I stuck my phone back into my pocket and quickly, without even looking too hard, found a rickety forest-green taxi with little fuzzy woolen balls hanging from the inside of the front windshield.
I told the driver the address and he threw his late 80s Toyota into gear. It sputtered and choked then slowly made its way to Hector's casa. I went through the route in my head, mentally scanning the terrain ahead for steep hills. There were none, so it appeared we would make it.
I hadn't had time to change any dollars to pesos, so when we arrived, I did as most Northerners do.
"Americano?" I asked proffering a twenty.
I let him keep the change, which was more than half of said twenty.
Teresa was down the walk--she had heard the "walnuts in a blender" sound of the old cab's engine--and she greeted me with a double-cheeked kiss.
"Es muy malo," she said by way of hello.
I noticed a dark Chrysler 300 sedan parked in the driveway. That must be the doctor I thought, or the sepulturero--the gravedigger. I walked inside amid a score of crying relatives sitting on every chair and sofa in the place.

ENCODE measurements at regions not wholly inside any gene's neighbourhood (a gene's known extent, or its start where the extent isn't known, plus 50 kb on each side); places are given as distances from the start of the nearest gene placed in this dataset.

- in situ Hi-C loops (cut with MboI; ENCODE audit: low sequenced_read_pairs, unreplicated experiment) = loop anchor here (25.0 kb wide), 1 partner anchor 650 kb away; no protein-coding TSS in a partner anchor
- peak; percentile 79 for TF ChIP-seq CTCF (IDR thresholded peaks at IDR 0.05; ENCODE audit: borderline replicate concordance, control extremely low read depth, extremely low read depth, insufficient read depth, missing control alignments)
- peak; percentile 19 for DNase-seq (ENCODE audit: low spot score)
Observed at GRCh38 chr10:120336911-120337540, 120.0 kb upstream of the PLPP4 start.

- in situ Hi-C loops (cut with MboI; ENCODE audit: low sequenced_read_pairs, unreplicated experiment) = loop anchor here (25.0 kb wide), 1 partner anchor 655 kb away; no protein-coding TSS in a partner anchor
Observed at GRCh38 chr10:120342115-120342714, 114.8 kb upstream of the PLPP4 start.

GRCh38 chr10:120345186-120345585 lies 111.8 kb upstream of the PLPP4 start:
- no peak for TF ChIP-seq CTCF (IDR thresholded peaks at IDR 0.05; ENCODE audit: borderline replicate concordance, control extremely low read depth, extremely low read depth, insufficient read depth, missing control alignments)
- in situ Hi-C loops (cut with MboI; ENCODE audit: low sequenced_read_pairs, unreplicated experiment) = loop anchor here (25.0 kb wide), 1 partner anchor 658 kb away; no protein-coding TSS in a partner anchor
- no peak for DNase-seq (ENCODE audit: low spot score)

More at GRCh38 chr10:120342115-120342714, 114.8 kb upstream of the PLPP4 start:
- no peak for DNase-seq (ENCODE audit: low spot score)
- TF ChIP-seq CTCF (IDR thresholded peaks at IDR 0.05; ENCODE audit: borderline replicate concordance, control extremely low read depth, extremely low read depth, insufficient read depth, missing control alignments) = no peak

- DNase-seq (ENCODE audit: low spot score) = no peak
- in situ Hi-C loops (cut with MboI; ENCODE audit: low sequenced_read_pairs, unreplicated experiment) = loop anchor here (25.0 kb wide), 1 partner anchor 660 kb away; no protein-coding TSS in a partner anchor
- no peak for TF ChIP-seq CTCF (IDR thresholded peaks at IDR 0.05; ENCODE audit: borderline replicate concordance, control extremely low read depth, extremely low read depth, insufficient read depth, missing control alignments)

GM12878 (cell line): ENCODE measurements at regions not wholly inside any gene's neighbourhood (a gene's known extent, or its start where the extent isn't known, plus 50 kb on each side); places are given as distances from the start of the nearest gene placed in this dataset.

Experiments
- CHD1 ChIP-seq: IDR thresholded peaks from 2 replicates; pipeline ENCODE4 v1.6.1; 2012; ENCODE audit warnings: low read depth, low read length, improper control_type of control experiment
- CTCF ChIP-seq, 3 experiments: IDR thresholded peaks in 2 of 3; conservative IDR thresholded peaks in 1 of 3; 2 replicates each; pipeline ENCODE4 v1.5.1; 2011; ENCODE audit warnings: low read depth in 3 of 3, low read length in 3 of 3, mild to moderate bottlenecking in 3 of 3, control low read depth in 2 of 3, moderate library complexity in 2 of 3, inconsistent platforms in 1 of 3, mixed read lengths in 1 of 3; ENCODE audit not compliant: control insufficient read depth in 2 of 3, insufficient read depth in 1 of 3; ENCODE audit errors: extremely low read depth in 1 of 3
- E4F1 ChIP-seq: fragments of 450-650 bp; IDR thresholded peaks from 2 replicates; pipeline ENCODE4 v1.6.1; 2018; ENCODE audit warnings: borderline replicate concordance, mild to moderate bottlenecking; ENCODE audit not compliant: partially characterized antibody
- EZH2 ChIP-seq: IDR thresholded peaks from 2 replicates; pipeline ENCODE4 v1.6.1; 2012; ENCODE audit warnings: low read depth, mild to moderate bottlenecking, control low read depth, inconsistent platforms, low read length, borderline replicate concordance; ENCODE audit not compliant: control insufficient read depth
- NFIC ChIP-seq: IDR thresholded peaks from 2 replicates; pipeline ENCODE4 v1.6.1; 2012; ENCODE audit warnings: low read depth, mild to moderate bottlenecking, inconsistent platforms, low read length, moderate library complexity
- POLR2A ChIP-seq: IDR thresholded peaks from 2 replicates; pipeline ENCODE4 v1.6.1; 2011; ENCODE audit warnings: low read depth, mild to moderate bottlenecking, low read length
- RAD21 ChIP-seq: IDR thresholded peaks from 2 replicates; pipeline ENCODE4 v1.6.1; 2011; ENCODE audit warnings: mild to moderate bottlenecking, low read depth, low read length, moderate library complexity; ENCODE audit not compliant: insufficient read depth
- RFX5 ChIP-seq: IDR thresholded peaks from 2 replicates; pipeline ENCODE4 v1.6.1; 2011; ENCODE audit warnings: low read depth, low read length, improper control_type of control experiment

Hector, as you'd expect, was in his giant bed. His eyes were half closed and he had little oxygen tubes coming from his nostrils. He pushed up on one elbow when he saw me.
"Mi hijo Americano."
"Mi padre Mexicano."
We laughed at that. It was funny. To us anyway.
"Por lo tanto, eso es todo. Usted va a morir?" I asked him, formally. So this is it, you are going to die?
"Ellos me están llamando a ese campo de béisbol grande en el cielo."
They were calling him, he said, to that big ballfield in the sky.
"You will be a star up there," I said, gripping his hand. "The best hitter, the best manager. The best hombre. The best padre."
"The best Little Cheese," he said. "The best quesadilla."
Teresa came in. She was happy Hector was awake and talking. Once again she put her soft, fat hand on my soft, fat shoulder.
Hector closed his eyes.
Then opened them.
"Adios, mi hijo Americano."
He closed them.